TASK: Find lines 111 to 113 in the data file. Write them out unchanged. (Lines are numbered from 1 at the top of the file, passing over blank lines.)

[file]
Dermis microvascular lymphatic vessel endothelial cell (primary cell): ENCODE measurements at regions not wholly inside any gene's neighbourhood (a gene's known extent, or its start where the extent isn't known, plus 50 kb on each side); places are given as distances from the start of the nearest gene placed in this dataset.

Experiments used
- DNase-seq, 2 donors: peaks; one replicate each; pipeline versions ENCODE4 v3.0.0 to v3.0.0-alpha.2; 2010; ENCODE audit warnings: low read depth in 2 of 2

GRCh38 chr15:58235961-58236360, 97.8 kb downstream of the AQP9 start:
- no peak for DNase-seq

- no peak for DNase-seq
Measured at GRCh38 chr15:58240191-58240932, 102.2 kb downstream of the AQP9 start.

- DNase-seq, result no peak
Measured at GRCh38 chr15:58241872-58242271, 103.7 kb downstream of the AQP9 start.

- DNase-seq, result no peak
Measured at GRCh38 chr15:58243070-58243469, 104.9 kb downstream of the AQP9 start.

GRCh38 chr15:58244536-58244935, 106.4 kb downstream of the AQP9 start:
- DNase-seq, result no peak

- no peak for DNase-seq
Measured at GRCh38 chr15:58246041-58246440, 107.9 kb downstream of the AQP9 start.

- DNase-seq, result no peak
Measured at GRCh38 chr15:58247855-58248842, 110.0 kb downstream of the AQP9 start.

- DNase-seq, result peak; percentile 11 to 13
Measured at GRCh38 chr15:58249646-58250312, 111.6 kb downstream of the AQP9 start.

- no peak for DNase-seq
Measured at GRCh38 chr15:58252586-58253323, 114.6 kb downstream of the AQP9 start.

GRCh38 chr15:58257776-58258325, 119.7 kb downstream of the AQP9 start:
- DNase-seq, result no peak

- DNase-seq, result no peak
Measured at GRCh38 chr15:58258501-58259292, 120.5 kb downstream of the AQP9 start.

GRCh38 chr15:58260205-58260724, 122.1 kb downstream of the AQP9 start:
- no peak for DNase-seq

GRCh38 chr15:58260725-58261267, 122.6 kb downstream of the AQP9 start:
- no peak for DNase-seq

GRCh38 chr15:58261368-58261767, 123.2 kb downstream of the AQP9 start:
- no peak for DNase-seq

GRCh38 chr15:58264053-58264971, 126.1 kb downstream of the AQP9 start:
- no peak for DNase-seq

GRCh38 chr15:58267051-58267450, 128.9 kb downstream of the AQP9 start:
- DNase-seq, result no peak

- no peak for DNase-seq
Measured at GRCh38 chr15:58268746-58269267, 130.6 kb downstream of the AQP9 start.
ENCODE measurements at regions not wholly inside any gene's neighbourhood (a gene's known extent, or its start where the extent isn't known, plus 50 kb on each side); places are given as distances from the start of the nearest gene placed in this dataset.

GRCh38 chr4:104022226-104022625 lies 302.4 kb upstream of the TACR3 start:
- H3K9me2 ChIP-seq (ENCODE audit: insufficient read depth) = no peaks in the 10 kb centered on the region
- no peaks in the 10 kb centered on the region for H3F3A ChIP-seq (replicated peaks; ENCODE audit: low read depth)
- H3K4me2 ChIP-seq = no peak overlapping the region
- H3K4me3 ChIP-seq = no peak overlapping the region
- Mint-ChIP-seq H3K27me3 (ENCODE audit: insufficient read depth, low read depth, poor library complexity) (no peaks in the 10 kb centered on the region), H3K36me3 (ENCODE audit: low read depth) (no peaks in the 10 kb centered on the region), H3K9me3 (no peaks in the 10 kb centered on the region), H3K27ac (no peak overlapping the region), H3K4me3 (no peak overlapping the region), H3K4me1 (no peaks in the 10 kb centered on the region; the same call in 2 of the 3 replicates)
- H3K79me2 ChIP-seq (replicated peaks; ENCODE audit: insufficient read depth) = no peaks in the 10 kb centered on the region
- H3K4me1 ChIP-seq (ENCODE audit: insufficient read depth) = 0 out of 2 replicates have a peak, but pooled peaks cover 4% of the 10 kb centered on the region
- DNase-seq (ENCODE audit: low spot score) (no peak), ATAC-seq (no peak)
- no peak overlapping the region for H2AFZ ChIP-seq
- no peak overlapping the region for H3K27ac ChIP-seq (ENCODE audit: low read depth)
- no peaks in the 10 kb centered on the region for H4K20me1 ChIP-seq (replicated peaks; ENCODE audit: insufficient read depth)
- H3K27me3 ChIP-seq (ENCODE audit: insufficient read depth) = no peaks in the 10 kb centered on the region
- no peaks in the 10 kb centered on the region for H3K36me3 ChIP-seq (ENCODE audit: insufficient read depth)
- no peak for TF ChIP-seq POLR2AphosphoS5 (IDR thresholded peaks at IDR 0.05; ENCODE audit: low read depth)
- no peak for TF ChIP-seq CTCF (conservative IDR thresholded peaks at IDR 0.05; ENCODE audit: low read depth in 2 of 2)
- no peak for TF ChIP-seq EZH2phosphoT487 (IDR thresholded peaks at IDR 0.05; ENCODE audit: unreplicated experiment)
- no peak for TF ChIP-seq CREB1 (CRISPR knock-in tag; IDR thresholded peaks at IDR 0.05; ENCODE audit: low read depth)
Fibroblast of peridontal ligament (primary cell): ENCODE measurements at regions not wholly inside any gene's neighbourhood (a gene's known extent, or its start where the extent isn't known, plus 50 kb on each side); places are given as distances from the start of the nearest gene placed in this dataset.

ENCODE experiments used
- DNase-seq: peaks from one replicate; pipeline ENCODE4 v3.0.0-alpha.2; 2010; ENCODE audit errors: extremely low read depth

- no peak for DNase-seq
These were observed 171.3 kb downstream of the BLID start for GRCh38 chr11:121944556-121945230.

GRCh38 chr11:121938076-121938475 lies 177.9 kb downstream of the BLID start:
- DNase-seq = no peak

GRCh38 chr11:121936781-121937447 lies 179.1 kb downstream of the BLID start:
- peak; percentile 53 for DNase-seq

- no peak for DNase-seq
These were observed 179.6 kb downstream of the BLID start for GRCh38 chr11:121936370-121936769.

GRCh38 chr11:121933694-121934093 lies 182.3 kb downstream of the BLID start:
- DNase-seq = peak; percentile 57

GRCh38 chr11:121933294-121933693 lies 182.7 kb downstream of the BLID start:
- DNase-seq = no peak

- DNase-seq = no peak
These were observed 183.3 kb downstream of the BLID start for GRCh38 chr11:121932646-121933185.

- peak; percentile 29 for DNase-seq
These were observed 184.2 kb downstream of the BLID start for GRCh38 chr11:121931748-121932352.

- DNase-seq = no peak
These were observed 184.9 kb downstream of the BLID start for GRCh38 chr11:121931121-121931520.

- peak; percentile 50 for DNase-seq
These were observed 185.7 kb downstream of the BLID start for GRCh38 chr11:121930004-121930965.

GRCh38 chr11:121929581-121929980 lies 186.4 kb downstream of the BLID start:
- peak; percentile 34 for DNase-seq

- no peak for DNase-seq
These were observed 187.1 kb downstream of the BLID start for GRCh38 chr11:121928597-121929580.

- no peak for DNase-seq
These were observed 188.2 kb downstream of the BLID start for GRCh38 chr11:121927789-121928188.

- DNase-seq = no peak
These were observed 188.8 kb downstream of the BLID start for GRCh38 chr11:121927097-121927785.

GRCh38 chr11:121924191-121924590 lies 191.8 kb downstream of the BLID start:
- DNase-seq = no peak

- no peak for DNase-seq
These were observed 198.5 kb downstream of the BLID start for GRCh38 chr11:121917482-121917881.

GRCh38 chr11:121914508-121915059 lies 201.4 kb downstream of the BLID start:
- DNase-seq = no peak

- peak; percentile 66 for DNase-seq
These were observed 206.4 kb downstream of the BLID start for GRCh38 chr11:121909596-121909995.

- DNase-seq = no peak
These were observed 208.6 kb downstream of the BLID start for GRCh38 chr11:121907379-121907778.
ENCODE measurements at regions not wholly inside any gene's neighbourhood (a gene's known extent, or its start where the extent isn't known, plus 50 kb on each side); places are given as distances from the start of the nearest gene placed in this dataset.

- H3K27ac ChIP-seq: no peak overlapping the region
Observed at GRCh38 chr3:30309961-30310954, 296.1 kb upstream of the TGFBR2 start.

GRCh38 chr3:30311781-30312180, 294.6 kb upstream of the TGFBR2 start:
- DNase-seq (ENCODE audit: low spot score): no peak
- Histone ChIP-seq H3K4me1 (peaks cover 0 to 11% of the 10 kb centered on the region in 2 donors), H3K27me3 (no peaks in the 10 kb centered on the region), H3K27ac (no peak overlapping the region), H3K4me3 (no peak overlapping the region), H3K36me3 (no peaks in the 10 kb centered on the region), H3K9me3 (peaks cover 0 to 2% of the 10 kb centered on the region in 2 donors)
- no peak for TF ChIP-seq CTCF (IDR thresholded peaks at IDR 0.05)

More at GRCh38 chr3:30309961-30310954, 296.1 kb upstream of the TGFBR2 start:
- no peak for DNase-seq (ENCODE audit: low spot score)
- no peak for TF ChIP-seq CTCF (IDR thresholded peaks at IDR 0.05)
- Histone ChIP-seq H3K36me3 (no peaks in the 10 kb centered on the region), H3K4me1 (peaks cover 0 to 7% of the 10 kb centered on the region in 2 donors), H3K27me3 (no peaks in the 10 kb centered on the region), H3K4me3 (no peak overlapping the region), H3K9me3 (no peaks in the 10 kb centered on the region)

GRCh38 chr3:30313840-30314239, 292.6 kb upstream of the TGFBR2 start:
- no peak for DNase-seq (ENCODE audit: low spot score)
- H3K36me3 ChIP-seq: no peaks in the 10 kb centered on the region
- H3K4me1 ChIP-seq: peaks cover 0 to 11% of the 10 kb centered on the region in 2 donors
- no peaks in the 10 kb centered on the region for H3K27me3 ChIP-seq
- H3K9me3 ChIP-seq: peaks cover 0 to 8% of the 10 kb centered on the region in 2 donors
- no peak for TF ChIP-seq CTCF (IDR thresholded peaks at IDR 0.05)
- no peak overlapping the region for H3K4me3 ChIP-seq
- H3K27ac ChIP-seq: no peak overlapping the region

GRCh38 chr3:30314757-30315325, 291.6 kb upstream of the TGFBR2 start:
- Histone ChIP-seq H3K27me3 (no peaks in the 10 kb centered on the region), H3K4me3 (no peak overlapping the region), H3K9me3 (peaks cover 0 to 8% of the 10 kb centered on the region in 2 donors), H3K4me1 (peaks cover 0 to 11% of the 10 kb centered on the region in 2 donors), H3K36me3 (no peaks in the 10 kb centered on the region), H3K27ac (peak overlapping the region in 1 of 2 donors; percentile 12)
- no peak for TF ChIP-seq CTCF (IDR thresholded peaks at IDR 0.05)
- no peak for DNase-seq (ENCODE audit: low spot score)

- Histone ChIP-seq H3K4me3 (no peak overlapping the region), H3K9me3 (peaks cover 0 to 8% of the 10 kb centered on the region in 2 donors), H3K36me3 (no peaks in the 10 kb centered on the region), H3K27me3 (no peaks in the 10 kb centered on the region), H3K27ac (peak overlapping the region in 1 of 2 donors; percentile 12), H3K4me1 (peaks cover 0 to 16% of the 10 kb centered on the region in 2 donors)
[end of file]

- H3K36me3 ChIP-seq: no peaks in the 10 kb centered on the region
- H3K4me1 ChIP-seq: peaks cover 0 to 11% of the 10 kb centered on the region in 2 donors
- no peaks in the 10 kb centered on the region for H3K27me3 ChIP-seq